Yesterday was leftover day at my house. Actually it’s pretty much been leftover week. Because whenever we host a major holiday, we somehow wind up with all the food. Everyone comes with full hands and empty stomachs and then leaves with full stomachs and empty hands.
I don’t mind exactly. We have a family full of wonderful, generous people, a very good “problem” to have and I kind of like the challenge of figuring out how to creatively use up all the leftovers. After this Easter Sunday, we were left with a refrigerator full of ham and turkey and deviled eggs and potato salad and vegetable tian and roasted carrots. We also had brownies and fruit salad and rolls.
And we had four people, at least one of whom rarely eats anything.
So when my boys asked yesterday what I was making for dinner, I responded by sharing my very clever plan to make a turkey pot pie to use up the last of the bird and most of the remaining vegetables. It was genius, really, a dish both tasty and useful.
But the protests I got over my cleverness were swift and furious and unrelenting. You’d think I’d made a proposal that would forever alter the food landscape of our home, perhaps permanently damaging our otherwise perfectly developed palates. I admit I wasn’t prepared for such resistance.
I wondered if this was how Alexandre-Gustave Eiffel felt when in February of 1887, three hundred of Paris’s most influential artistic minds came together to launch a very loud complaint. Addressed to Charles Alphand, Minister of Works and Commissioner for the 1889 World’s Fair, and printed in the newspaper Le Temps, the complaint stated:
We, writers, painters, sculptors, architects, passionate lovers of the beauty, until now intact, of Paris, hereby protest with all our might, with all our indignation, in the name of French taste gone unrecognized, in the name if French art and history under threat, against the construction, in the very heart of our capital, of the useless and monstrous Eiffel Tower.
The statement went on from there, but it’s safe to say that the additional words were in no way flattering to the project then already underway to construct a centerpiece for the upcoming World Exposition, which would commemorate 100 years of the French Republic.
And at first, Alexandre-Gustave Eiffel, might have agreed with the complaints. When two of his company’s senior engineers, Maurice Koechlin and Émile Nouguier first presented a design proposal for a “great pylon, consisting of four lattice girders standing apart at the base and coming together at the top, joined together by metal trusses at regular intervals,” Eiffel wasn’t wild about it.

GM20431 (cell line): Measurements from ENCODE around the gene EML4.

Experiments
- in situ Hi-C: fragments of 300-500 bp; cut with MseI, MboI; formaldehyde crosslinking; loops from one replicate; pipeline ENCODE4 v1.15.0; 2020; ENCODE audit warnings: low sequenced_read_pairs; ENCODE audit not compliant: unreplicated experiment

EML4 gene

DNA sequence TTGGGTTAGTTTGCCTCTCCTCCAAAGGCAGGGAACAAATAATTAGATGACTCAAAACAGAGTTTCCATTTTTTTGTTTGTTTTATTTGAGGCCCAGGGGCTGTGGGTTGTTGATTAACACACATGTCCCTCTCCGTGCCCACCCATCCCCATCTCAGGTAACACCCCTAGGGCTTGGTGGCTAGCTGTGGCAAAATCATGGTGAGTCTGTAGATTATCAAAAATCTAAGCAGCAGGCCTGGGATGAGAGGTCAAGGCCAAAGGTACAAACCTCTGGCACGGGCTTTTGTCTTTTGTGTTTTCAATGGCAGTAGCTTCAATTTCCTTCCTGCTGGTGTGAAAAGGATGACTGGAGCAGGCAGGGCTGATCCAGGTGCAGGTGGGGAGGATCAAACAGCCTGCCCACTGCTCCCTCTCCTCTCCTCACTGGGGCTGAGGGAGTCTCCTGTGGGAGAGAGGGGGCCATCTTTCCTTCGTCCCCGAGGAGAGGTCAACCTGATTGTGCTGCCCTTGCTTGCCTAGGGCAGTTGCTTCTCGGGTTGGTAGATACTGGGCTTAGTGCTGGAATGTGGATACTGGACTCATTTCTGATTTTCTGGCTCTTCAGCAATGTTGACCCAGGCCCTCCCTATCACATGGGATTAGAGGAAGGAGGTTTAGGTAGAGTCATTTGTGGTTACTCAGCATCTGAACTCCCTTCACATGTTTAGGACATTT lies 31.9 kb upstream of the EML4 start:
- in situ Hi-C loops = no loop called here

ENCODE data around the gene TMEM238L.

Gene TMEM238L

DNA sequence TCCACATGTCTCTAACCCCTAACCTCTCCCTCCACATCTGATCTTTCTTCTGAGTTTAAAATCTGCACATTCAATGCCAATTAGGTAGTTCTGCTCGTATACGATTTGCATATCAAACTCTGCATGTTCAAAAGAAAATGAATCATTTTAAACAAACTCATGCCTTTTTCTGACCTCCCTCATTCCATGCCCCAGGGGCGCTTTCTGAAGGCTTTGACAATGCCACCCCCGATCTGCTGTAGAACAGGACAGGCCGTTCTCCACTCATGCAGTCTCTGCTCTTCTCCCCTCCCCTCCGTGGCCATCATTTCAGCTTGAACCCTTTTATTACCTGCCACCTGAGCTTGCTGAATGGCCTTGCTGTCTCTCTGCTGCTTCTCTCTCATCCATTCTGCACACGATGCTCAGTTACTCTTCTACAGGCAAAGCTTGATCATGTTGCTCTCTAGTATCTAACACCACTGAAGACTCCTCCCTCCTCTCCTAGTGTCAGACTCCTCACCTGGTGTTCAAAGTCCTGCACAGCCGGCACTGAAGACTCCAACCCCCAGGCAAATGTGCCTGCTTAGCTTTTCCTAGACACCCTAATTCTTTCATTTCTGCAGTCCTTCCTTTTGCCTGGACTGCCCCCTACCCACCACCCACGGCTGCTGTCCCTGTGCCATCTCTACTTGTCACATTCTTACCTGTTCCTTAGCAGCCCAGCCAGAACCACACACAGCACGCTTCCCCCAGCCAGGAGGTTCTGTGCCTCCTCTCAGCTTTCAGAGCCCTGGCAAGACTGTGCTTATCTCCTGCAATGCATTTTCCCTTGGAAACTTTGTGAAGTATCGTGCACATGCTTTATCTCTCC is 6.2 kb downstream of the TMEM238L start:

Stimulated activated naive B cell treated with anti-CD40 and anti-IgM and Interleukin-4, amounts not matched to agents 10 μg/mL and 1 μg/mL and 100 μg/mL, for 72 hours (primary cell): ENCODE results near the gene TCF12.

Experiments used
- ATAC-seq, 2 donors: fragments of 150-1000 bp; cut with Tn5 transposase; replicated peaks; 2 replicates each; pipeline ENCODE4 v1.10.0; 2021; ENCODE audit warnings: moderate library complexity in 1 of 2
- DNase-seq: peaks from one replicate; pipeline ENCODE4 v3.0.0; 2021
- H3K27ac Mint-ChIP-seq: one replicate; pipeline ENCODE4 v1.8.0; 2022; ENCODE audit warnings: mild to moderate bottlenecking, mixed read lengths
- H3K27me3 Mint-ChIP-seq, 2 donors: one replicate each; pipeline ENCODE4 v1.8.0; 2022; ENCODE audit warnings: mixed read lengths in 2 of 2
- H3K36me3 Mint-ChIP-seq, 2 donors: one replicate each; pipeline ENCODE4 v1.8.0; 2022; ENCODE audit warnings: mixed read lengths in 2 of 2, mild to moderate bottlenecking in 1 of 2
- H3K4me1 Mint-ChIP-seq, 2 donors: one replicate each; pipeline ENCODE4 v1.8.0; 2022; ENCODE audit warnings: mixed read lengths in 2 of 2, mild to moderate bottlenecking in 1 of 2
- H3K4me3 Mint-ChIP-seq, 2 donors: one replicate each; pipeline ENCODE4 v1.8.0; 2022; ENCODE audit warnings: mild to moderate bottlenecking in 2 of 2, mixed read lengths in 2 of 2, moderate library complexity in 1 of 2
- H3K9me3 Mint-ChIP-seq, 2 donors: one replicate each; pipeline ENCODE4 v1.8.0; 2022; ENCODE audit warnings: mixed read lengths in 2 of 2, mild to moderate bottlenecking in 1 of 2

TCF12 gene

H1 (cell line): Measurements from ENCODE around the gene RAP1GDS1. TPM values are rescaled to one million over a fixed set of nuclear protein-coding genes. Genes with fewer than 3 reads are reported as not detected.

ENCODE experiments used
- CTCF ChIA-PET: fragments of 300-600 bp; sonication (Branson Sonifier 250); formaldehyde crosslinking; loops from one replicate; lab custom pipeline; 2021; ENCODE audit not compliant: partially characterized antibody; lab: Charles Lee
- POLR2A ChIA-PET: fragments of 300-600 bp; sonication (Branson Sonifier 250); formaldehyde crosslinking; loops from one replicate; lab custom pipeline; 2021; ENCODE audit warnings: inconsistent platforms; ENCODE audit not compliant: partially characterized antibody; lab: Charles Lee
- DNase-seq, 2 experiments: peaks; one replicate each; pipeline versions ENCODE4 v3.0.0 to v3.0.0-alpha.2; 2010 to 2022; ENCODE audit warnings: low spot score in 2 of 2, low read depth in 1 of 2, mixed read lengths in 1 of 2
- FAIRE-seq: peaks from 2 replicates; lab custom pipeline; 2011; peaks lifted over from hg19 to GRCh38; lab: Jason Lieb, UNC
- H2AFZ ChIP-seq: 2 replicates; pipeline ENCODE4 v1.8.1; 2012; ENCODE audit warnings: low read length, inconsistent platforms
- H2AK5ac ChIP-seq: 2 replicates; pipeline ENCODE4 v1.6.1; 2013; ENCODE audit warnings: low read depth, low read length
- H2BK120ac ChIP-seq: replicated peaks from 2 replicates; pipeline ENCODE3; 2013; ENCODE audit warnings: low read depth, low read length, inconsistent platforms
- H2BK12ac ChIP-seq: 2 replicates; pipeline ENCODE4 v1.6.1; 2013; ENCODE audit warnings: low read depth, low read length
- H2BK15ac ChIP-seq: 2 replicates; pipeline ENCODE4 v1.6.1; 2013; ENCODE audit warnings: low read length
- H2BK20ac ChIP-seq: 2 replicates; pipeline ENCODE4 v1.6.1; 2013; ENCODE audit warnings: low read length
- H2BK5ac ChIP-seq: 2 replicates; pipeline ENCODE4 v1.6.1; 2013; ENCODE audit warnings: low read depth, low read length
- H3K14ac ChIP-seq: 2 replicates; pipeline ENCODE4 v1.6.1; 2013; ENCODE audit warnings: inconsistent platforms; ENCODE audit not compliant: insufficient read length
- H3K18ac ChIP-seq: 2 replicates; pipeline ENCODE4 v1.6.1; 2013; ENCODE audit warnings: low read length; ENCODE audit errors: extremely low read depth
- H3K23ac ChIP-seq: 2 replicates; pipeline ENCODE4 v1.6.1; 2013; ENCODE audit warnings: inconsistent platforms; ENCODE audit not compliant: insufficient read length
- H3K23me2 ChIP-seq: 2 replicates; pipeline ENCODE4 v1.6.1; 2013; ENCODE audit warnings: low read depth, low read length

But when the two engineers pulled in architect Stephen Sauvestre to add a few decorative arches and a little flare, Eiffel began to see the possibilities. Suddenly what he was looking at was a kind of sexy pylon, consisting of four lattice girders standing apart at the base and coming together at the top, joined by metal trusses at regular intervals. Much better.
And, he argued, such a large, tall structure would be a potentially useful tool in scientific studies, in astronomy, meteorology, aerodynamics, and communications. In a rebuttal to the artists’ protest he asked, “Is it not true that the very conditions which give strength also conform to the hidden rules of harmony?” He continued by pointing to the many considerations necessary for creating functional art on a large scale, and in the end, concluded that while engineers rule, artists drool.
It took some time, but by March 31, 1889, when Eiffel climbed 1,710 steps to unfurl the French flag from what he identified as the longest flagpole in all the nations of the world, some of the original 300 protesters had come around to thinking the tower was kind of neat. And soon enough they were setting up their easels and trying to sell paintings of it to the more than 7 million annual tourists that flock to this most visited monument in the world.
I wish I could say my own experiment in monumentally clever leftover use was as successful. I didn’t listen to my protesters either, but I didn’t give them any witty arguments about how perhaps the most artistic dishes are those that are delicious, nutritious, and practical all at the same time. I simply reminded them that dinner was already planned and that I don’t get to be called “Mom” for nothing.
The pot pie was pretty good. My sons will never know that because they didn’t eat it. But I have a surprise for them. There’re still plenty of leftovers so tonight I’m planning to make a quiche. I know it will be a monumental success that may even become a legendary symbol of our home. Or more likely they won’t eat it. But they’ll still have to call me Mom.